Major-league Sons Seek Own Identities Vince Vukovich And Scott Lyle, Whose Fathers Were Phillies, Play Ball For Eastern High.

Posted: April 01, 1997

VOORHEES — During the early 1980s, Sparky Lyle and John Vukovich were Phillies teammates, winding down their baseball careers. And their sons, Vince Vukovich and Scott Lyle, were toddlers, barely past the crawling stage.

Now, more than 15 years later, the younger Vukovich and Lyle are attempting to create their own baseball identities.

Both are juniors on Eastern High's team, and as sons of former major-leaguers, they realize they are looked at differently. They know they're identified more by what their fathers accomplished than what they've been able to achieve.

(Also in the Eastern program is Bo Diaz, a shortstop on the freshman team and son of the late Phillies catcher by the same name.) )

Still, Vukovich and Lyle wouldn't trade the experience of growing up with exposure to the big-league life.

``It's great,'' said Vukovich, a speedy centerfielder and leadoff man for Eastern. ``I've been a stadium rat all my life. People ask you about it all the time, but it comes with the territory.

``I've loved having the opportunity to go to the Vet and work on my hitting. My dad has helped me a lot. In fact, I got to go down to Clearwater and work on things before our season.''

His father, a third baseman, lasted parts of 10 seasons in the major leagues, hitting .222 before retiring in 1981 with the Phillies.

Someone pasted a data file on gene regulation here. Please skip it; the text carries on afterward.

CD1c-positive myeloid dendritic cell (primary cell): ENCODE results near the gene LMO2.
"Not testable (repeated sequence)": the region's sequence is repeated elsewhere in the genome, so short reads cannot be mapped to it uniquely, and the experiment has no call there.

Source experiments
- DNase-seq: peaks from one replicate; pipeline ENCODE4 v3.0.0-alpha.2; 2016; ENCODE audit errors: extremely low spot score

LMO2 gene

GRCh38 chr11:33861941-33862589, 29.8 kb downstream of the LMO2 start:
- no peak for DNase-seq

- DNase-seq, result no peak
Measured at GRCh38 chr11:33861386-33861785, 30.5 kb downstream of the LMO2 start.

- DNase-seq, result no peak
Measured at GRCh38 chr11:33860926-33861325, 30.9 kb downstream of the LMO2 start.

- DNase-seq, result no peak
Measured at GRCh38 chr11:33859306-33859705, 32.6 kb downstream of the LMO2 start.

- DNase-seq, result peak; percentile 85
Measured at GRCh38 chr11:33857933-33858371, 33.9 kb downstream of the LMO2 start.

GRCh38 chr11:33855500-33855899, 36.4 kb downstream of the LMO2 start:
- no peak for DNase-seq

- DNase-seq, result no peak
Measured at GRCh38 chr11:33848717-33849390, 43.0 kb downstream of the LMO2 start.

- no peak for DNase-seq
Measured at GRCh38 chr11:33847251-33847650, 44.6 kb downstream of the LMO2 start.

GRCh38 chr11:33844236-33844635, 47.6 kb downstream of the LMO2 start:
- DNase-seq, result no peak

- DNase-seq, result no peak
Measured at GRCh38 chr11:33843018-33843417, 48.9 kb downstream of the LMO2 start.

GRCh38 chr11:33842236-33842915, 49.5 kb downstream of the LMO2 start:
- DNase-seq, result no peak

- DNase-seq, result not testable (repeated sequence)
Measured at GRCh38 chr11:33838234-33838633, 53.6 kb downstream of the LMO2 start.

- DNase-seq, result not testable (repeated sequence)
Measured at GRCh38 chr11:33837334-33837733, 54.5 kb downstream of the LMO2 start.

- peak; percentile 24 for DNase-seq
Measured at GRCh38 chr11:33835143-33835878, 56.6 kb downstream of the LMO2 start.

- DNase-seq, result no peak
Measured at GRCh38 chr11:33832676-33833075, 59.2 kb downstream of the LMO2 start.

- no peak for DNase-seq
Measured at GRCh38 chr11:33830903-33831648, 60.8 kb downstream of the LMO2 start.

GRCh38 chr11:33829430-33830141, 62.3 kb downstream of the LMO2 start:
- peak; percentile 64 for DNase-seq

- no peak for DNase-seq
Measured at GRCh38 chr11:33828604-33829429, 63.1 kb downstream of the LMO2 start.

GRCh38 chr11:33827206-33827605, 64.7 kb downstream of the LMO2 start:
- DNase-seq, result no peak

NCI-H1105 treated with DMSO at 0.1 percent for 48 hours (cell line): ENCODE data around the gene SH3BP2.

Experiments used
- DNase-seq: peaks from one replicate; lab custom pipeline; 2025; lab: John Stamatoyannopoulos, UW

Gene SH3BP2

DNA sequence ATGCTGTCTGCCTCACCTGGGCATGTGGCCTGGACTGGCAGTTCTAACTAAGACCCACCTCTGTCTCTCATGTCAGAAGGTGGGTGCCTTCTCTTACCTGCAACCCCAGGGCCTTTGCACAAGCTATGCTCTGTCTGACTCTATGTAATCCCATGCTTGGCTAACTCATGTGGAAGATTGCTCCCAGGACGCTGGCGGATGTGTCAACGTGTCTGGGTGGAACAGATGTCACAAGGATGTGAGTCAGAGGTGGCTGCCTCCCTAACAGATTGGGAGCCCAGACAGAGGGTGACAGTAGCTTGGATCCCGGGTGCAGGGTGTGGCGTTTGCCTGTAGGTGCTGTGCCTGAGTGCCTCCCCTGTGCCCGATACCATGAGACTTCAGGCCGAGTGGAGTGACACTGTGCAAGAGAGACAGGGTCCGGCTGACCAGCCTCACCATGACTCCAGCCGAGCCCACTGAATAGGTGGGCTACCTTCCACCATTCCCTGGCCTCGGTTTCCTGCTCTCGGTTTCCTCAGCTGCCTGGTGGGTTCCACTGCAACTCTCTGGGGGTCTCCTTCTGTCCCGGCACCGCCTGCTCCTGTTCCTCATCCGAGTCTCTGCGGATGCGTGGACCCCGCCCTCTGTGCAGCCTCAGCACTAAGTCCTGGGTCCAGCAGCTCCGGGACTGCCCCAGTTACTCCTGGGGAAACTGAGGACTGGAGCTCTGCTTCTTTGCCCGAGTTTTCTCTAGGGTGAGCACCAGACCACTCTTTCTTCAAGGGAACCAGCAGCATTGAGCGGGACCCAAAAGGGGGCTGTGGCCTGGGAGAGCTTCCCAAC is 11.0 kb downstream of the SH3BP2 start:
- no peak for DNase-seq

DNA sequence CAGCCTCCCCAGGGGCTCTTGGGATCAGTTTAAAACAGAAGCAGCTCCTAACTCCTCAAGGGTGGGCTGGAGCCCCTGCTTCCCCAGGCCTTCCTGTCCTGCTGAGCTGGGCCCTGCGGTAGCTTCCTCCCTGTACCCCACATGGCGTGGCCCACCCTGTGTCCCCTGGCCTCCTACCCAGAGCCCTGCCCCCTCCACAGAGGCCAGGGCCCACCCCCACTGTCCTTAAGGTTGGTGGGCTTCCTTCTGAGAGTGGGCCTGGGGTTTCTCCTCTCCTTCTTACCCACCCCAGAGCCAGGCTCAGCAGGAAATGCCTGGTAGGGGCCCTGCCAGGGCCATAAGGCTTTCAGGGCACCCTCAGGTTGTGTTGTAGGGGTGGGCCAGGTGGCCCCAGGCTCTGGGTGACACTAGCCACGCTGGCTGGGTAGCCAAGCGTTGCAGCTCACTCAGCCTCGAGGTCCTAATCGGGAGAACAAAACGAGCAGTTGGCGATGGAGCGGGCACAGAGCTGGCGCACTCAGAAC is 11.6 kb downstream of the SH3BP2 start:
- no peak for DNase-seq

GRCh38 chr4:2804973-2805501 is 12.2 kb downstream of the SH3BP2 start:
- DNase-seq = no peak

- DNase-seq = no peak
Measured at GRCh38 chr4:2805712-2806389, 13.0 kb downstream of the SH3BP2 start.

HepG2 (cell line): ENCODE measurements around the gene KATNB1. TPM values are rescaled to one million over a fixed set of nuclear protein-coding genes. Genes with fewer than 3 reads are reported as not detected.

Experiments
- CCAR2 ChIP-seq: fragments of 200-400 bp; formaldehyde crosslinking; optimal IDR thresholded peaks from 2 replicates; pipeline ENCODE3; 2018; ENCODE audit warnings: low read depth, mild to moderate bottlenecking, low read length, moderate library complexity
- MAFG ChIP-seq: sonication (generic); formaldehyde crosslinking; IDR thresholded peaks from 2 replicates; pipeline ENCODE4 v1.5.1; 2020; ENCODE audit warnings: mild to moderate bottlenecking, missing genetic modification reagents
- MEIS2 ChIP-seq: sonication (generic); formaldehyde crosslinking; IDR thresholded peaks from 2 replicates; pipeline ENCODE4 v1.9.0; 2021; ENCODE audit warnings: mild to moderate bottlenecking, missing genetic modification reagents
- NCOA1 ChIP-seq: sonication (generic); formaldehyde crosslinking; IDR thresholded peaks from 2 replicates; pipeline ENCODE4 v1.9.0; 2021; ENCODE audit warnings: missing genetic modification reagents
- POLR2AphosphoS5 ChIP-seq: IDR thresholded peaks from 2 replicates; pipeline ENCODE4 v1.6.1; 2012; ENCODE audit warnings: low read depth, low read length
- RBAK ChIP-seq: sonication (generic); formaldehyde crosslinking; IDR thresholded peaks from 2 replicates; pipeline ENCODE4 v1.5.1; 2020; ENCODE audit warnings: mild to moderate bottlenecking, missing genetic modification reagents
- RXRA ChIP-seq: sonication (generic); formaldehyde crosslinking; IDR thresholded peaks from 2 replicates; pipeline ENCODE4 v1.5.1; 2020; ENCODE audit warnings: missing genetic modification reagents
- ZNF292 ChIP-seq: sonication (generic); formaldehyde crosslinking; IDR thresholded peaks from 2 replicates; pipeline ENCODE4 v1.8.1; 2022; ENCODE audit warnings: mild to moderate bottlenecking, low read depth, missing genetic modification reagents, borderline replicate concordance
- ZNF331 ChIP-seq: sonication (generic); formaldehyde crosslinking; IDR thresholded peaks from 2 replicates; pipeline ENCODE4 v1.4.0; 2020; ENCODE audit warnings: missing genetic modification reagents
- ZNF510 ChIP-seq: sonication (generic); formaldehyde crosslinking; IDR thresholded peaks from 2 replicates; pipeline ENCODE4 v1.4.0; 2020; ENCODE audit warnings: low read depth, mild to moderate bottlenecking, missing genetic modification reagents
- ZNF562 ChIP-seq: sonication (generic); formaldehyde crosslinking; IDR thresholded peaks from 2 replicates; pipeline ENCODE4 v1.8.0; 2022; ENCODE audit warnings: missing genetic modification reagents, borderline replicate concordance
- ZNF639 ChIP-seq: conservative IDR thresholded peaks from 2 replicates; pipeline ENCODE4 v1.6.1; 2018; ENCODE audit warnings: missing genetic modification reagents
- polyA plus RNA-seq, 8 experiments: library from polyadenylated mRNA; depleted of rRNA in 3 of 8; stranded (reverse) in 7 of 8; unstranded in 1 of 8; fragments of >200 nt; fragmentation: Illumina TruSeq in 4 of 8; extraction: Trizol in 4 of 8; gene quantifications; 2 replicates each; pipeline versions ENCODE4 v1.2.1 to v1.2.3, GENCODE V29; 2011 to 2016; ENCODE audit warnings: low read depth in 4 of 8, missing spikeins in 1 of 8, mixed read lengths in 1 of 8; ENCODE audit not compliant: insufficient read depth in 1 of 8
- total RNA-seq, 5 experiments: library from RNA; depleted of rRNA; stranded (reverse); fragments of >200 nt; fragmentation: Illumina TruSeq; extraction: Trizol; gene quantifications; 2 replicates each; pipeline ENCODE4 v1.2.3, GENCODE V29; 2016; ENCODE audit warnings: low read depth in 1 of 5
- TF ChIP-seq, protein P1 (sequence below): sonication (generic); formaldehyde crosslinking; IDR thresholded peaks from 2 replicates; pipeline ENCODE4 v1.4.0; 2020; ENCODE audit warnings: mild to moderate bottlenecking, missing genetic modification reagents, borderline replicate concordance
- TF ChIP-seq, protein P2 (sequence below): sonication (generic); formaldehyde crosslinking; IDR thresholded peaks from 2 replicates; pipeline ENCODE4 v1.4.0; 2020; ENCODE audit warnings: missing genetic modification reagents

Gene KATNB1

Sparky Lyle, who came to the Phillies late in the 1980 season, stayed with the club until August 1982, when his contract was sold to the Chicago White Sox. He retired after that season.

Lyle had a 99-76 career record with a 2.88 ERA and 238 saves. As a New York Yankee, he won the American League Cy Young Award in 1977.

Lyle retired when his son was 3. Scott's exposure to the big leagues has come from attending various old-timers' games with his father.

``I've been to Seattle, Texas, Yankee Stadium,'' said Scott Lyle, a 6-foot-2, 195-pound righthander. ``It's great going to a major-league ballpark and shagging fly balls.''

Last year was a breakthrough varsity season for Vukovich. Lyle hopes the same happens for him this season, which was scheduled to begin today.

Vukovich was an Inquirer second-team all-South Jersey selection for Eastern, which won its third consecutive Olympic Conference American Division title. He got at least one hit in 19 of the Vikings' 20 games and batted .474.

Lyle didn't play varsity last season, but he had a strong summer pitching for Gibbsboro's American Legion team and should fit in as the third starter in Eastern's rotation, behind No. 1 Ryan Costello and Jeff Kreckel.